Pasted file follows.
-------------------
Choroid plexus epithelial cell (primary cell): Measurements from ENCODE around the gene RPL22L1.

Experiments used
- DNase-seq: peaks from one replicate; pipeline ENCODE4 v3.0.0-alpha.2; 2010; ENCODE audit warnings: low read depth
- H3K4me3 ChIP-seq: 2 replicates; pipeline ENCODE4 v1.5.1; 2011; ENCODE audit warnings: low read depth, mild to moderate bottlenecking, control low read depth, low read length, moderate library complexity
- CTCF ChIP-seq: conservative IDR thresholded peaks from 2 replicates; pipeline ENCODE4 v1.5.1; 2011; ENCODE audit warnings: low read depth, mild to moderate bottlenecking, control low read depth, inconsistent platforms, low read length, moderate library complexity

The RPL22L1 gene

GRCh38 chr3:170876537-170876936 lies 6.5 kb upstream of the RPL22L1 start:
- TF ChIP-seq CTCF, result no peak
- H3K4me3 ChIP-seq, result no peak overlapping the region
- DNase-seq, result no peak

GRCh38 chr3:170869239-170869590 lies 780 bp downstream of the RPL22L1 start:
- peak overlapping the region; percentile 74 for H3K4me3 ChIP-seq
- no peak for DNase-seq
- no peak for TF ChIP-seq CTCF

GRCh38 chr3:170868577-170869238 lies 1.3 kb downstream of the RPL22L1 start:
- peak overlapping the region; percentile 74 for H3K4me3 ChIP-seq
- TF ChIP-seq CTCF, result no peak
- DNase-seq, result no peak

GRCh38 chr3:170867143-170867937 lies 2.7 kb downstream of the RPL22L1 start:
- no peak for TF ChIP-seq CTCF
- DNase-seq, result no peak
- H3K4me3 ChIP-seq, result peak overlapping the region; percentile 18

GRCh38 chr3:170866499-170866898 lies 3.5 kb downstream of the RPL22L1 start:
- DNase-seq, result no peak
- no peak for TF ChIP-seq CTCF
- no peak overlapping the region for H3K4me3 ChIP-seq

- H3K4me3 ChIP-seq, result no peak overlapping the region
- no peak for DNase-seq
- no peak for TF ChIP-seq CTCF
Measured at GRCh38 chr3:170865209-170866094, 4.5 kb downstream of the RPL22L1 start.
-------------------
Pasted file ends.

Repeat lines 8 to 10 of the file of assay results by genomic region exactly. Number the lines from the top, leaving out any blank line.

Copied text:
- TF ChIP-seq CTCF, result no peak
- H3K4me3 ChIP-seq, result no peak overlapping the region
- DNase-seq, result no peak